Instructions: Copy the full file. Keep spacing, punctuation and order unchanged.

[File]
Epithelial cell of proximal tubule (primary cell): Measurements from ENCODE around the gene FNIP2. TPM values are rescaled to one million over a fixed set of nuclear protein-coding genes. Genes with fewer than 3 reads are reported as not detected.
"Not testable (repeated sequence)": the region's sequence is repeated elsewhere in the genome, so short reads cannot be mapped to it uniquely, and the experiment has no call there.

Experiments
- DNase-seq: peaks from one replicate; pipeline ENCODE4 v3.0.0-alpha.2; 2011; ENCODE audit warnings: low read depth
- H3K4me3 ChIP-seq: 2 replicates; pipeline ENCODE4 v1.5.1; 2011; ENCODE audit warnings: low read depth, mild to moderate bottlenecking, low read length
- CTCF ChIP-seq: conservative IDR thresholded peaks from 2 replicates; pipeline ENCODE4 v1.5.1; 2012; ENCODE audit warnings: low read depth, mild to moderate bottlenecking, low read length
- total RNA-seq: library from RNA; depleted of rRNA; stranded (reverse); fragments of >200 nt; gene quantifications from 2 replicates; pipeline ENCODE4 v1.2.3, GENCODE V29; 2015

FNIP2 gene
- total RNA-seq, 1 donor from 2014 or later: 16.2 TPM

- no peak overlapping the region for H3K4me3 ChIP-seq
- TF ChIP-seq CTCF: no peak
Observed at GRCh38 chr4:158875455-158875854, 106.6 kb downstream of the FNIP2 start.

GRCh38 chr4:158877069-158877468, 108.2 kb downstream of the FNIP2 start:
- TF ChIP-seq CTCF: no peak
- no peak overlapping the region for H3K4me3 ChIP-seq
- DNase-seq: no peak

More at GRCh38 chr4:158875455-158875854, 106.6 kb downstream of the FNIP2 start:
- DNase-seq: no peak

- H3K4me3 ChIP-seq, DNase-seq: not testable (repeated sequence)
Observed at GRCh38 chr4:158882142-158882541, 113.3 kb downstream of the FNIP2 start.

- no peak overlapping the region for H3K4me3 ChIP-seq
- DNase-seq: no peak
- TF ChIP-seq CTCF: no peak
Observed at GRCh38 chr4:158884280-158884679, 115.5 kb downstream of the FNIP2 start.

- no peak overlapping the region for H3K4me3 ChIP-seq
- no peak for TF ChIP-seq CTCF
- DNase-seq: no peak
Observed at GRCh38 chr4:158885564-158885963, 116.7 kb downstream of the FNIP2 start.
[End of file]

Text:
Epithelial cell of proximal tubule (primary cell): Measurements from ENCODE around the gene FNIP2. TPM values are rescaled to one million over a fixed set of nuclear protein-coding genes. Genes with fewer than 3 reads are reported as not detected.
"Not testable (repeated sequence)": the region's sequence is repeated elsewhere in the genome, so short reads cannot be mapped to it uniquely, and the experiment has no call there.

Experiments
- DNase-seq: peaks from one replicate; pipeline ENCODE4 v3.0.0-alpha.2; 2011; ENCODE audit warnings: low read depth
- H3K4me3 ChIP-seq: 2 replicates; pipeline ENCODE4 v1.5.1; 2011; ENCODE audit warnings: low read depth, mild to moderate bottlenecking, low read length
- CTCF ChIP-seq: conservative IDR thresholded peaks from 2 replicates; pipeline ENCODE4 v1.5.1; 2012; ENCODE audit warnings: low read depth, mild to moderate bottlenecking, low read length
- total RNA-seq: library from RNA; depleted of rRNA; stranded (reverse); fragments of >200 nt; gene quantifications from 2 replicates; pipeline ENCODE4 v1.2.3, GENCODE V29; 2015

FNIP2 gene
- total RNA-seq, 1 donor from 2014 or later: 16.2 TPM

- no peak overlapping the region for H3K4me3 ChIP-seq
- TF ChIP-seq CTCF: no peak
Observed at GRCh38 chr4:158875455-158875854, 106.6 kb downstream of the FNIP2 start.

GRCh38 chr4:158877069-158877468, 108.2 kb downstream of the FNIP2 start:
- TF ChIP-seq CTCF: no peak
- no peak overlapping the region for H3K4me3 ChIP-seq
- DNase-seq: no peak

More at GRCh38 chr4:158875455-158875854, 106.6 kb downstream of the FNIP2 start:
- DNase-seq: no peak

- H3K4me3 ChIP-seq, DNase-seq: not testable (repeated sequence)
Observed at GRCh38 chr4:158882142-158882541, 113.3 kb downstream of the FNIP2 start.

- no peak overlapping the region for H3K4me3 ChIP-seq
- DNase-seq: no peak
- TF ChIP-seq CTCF: no peak
Observed at GRCh38 chr4:158884280-158884679, 115.5 kb downstream of the FNIP2 start.

- no peak overlapping the region for H3K4me3 ChIP-seq
- no peak for TF ChIP-seq CTCF
- DNase-seq: no peak
Observed at GRCh38 chr4:158885564-158885963, 116.7 kb downstream of the FNIP2 start.